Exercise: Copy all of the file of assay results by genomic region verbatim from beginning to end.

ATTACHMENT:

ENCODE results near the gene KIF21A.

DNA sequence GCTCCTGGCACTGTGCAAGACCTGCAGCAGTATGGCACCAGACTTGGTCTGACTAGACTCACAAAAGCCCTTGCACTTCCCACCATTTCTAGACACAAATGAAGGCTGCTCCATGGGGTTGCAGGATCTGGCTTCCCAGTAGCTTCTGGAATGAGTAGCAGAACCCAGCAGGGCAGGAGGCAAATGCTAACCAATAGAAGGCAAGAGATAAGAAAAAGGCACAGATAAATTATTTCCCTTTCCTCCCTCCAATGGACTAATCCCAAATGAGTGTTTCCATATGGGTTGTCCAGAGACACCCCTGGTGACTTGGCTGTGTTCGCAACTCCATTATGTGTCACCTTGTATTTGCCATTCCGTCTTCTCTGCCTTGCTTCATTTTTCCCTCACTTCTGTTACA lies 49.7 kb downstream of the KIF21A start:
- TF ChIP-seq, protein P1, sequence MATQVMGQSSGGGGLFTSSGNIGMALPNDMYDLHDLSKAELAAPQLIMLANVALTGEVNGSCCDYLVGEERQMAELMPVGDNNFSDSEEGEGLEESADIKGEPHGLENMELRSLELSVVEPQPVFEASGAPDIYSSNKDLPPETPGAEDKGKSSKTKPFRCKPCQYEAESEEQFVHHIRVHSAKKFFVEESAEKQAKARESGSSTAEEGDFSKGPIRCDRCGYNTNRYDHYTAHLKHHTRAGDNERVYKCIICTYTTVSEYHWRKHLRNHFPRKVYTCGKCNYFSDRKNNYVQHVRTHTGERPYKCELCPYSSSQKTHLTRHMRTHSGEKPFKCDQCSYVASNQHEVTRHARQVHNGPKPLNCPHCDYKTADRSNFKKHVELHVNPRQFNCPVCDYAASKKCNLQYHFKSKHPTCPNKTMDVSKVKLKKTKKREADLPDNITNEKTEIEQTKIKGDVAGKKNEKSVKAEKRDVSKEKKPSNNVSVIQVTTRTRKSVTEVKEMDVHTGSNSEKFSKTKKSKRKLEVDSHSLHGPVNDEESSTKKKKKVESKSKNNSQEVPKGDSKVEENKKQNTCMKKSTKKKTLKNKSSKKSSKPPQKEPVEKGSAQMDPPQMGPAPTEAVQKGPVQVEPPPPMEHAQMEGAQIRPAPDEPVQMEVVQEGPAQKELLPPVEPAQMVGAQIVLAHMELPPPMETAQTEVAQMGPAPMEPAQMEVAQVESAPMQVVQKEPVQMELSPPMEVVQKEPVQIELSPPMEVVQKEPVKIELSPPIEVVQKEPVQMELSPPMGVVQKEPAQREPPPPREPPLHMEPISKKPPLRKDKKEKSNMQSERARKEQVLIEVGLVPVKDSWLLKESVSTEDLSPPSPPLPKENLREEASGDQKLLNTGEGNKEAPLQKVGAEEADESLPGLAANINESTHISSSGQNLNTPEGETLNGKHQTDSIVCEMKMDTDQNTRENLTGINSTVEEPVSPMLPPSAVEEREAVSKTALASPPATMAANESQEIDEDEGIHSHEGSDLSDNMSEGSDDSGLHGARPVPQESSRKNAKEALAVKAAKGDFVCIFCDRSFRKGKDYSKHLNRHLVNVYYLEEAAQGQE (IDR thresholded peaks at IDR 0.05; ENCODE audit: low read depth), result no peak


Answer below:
ENCODE results near the gene KIF21A.

DNA sequence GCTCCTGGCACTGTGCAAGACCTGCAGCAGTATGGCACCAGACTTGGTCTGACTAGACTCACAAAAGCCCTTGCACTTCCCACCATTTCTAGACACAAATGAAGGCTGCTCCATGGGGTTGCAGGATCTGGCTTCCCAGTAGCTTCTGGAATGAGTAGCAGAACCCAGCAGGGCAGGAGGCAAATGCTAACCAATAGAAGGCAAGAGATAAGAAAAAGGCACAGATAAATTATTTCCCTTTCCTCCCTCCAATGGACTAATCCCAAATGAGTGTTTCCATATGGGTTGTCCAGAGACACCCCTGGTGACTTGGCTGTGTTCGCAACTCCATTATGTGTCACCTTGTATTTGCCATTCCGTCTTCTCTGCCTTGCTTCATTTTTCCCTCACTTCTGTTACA lies 49.7 kb downstream of the KIF21A start:
- TF ChIP-seq, protein P1, sequence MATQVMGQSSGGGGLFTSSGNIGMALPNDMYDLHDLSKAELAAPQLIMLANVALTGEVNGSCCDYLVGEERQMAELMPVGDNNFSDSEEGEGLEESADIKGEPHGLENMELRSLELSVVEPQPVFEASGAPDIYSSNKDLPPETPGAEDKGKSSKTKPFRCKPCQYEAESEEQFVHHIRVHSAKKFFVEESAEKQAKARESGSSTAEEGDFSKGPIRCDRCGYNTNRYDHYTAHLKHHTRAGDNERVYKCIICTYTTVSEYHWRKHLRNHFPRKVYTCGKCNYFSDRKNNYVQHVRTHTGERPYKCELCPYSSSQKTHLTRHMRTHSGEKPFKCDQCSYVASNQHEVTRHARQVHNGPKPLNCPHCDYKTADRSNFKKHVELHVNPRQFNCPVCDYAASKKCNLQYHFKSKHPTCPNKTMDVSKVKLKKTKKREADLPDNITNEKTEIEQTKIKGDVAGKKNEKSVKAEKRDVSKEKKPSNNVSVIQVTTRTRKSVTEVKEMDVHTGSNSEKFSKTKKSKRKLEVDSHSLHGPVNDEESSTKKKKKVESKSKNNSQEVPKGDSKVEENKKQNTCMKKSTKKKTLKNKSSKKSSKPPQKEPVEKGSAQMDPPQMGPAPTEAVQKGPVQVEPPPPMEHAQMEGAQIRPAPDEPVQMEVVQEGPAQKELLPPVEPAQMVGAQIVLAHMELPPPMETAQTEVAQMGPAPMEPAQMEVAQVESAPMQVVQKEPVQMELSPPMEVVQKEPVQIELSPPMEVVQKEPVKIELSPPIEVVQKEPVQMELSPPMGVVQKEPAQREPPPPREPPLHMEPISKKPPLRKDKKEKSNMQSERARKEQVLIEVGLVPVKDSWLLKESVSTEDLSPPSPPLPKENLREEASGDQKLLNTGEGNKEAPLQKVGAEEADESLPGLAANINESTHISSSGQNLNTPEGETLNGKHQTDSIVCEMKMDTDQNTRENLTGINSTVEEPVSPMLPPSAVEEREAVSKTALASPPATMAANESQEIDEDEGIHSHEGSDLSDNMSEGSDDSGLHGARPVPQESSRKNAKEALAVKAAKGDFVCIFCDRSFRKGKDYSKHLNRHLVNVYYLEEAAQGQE (IDR thresholded peaks at IDR 0.05; ENCODE audit: low read depth), result no peak